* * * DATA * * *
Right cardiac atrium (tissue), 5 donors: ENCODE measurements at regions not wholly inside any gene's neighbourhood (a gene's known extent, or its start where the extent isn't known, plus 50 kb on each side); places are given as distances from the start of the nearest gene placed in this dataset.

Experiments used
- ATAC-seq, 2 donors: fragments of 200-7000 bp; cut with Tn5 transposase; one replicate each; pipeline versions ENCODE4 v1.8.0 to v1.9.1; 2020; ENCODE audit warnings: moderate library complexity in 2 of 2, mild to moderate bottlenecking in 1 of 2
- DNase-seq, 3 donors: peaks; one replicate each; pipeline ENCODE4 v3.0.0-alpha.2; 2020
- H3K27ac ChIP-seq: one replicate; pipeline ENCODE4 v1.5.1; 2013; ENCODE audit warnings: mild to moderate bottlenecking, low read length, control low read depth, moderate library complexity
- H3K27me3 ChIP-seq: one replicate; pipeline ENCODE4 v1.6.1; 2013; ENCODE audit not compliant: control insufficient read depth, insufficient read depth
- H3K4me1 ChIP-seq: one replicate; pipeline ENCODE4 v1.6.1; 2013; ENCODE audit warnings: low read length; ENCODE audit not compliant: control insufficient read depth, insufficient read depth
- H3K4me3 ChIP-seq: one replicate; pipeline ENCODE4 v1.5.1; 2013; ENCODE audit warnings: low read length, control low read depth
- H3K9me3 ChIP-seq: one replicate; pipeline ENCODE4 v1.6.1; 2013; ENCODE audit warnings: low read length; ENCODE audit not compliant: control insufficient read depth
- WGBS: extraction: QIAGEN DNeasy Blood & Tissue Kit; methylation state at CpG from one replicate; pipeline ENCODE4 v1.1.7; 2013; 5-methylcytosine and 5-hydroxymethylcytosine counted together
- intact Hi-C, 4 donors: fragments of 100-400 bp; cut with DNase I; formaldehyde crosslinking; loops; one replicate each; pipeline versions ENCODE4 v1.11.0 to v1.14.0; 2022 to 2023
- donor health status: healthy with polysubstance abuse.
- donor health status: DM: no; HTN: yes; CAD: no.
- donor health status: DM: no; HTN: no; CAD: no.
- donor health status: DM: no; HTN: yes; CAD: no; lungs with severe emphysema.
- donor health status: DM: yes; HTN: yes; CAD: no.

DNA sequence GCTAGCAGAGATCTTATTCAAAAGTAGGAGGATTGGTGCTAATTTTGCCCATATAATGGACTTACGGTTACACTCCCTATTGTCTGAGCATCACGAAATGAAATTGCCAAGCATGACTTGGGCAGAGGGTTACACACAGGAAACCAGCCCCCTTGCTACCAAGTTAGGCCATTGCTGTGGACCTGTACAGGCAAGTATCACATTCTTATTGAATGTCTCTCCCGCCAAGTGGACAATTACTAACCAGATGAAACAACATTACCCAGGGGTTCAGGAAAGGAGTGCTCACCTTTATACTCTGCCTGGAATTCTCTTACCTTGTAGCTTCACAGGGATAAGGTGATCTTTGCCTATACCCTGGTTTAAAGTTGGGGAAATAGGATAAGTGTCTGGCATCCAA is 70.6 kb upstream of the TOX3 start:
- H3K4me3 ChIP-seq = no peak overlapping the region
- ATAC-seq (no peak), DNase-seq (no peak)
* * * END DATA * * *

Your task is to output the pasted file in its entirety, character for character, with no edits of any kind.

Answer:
Right cardiac atrium (tissue), 5 donors: ENCODE measurements at regions not wholly inside any gene's neighbourhood (a gene's known extent, or its start where the extent isn't known, plus 50 kb on each side); places are given as distances from the start of the nearest gene placed in this dataset.

Experiments used
- ATAC-seq, 2 donors: fragments of 200-7000 bp; cut with Tn5 transposase; one replicate each; pipeline versions ENCODE4 v1.8.0 to v1.9.1; 2020; ENCODE audit warnings: moderate library complexity in 2 of 2, mild to moderate bottlenecking in 1 of 2
- DNase-seq, 3 donors: peaks; one replicate each; pipeline ENCODE4 v3.0.0-alpha.2; 2020
- H3K27ac ChIP-seq: one replicate; pipeline ENCODE4 v1.5.1; 2013; ENCODE audit warnings: mild to moderate bottlenecking, low read length, control low read depth, moderate library complexity
- H3K27me3 ChIP-seq: one replicate; pipeline ENCODE4 v1.6.1; 2013; ENCODE audit not compliant: control insufficient read depth, insufficient read depth
- H3K4me1 ChIP-seq: one replicate; pipeline ENCODE4 v1.6.1; 2013; ENCODE audit warnings: low read length; ENCODE audit not compliant: control insufficient read depth, insufficient read depth
- H3K4me3 ChIP-seq: one replicate; pipeline ENCODE4 v1.5.1; 2013; ENCODE audit warnings: low read length, control low read depth
- H3K9me3 ChIP-seq: one replicate; pipeline ENCODE4 v1.6.1; 2013; ENCODE audit warnings: low read length; ENCODE audit not compliant: control insufficient read depth
- WGBS: extraction: QIAGEN DNeasy Blood & Tissue Kit; methylation state at CpG from one replicate; pipeline ENCODE4 v1.1.7; 2013; 5-methylcytosine and 5-hydroxymethylcytosine counted together
- intact Hi-C, 4 donors: fragments of 100-400 bp; cut with DNase I; formaldehyde crosslinking; loops; one replicate each; pipeline versions ENCODE4 v1.11.0 to v1.14.0; 2022 to 2023
- donor health status: healthy with polysubstance abuse.
- donor health status: DM: no; HTN: yes; CAD: no.
- donor health status: DM: no; HTN: no; CAD: no.
- donor health status: DM: no; HTN: yes; CAD: no; lungs with severe emphysema.
- donor health status: DM: yes; HTN: yes; CAD: no.

DNA sequence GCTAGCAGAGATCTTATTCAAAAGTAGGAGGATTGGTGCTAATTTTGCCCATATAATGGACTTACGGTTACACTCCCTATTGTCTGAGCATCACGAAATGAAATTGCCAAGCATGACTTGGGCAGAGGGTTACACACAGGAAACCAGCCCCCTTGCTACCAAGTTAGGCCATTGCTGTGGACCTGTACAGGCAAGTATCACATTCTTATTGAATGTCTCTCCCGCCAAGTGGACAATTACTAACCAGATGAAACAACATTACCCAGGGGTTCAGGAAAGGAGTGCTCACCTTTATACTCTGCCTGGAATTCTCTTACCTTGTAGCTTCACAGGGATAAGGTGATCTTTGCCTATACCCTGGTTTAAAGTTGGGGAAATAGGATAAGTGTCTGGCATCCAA is 70.6 kb upstream of the TOX3 start:
- H3K4me3 ChIP-seq = no peak overlapping the region
- ATAC-seq (no peak), DNase-seq (no peak)